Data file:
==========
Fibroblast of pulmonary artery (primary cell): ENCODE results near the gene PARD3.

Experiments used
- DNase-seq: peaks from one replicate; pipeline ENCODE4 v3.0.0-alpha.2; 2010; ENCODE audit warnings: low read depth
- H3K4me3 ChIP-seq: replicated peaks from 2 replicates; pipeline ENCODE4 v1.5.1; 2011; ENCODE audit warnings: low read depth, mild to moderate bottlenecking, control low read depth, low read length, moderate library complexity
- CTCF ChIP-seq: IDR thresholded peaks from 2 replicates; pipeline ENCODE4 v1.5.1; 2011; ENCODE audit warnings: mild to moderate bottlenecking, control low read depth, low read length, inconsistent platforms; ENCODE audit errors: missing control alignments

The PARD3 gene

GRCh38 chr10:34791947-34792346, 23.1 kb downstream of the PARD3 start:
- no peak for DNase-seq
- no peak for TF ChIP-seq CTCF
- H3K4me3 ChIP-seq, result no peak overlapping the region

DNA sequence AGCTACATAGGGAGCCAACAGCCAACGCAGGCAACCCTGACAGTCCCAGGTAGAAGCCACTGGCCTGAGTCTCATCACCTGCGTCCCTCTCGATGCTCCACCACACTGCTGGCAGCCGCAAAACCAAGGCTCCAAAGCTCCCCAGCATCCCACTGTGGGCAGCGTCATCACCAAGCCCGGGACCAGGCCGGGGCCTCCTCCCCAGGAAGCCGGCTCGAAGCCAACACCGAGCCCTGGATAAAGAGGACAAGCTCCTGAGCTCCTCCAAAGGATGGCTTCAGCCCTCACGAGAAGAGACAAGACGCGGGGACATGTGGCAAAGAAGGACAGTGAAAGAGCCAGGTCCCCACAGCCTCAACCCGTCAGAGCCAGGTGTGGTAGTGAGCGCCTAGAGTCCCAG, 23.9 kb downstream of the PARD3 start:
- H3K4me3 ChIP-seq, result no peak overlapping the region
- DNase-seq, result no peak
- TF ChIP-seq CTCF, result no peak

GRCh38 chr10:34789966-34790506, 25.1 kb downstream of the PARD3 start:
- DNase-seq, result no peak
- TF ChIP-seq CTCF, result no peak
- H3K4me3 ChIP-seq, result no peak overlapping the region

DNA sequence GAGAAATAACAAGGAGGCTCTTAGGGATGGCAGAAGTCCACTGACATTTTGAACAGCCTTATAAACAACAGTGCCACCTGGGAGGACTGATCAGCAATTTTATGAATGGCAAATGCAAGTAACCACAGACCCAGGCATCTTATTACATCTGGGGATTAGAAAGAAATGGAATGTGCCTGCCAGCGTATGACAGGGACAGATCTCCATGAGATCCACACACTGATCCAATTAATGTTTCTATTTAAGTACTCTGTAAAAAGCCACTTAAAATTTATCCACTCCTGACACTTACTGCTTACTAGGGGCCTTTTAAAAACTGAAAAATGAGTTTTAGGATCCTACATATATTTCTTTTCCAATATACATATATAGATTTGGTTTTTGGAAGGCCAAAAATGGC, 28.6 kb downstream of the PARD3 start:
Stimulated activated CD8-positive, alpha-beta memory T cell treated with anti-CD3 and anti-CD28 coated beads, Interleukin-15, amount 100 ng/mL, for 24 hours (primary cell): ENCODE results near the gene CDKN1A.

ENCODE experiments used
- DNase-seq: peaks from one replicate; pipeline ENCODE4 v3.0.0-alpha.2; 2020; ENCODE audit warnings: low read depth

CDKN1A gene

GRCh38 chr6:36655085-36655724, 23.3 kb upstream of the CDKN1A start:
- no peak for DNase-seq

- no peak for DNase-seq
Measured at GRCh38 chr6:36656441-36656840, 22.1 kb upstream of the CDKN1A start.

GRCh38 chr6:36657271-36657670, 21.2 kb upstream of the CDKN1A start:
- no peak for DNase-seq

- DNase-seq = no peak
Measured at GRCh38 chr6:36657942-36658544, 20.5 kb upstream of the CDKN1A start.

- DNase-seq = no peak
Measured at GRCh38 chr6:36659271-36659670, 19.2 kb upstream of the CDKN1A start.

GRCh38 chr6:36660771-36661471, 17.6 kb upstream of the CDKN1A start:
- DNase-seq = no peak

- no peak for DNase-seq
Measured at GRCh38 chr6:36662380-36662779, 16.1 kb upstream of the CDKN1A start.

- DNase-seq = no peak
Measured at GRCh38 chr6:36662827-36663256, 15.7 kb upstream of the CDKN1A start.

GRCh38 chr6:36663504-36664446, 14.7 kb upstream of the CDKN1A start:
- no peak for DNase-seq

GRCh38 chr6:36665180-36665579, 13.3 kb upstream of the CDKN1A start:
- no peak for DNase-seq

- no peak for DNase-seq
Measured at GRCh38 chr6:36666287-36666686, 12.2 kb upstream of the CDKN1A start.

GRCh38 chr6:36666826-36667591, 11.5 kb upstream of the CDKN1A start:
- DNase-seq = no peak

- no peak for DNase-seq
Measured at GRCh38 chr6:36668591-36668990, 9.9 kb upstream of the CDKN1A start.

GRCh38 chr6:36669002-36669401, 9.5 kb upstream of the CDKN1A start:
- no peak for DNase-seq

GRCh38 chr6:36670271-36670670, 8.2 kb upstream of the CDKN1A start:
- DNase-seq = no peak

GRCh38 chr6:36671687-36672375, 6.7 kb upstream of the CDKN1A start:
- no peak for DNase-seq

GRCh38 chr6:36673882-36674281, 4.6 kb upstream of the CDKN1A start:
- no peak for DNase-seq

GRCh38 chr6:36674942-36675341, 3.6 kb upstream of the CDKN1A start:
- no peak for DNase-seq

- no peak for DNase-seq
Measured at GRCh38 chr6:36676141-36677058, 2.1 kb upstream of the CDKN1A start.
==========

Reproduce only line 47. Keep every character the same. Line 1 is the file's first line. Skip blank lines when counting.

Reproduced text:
- DNase-seq = no peak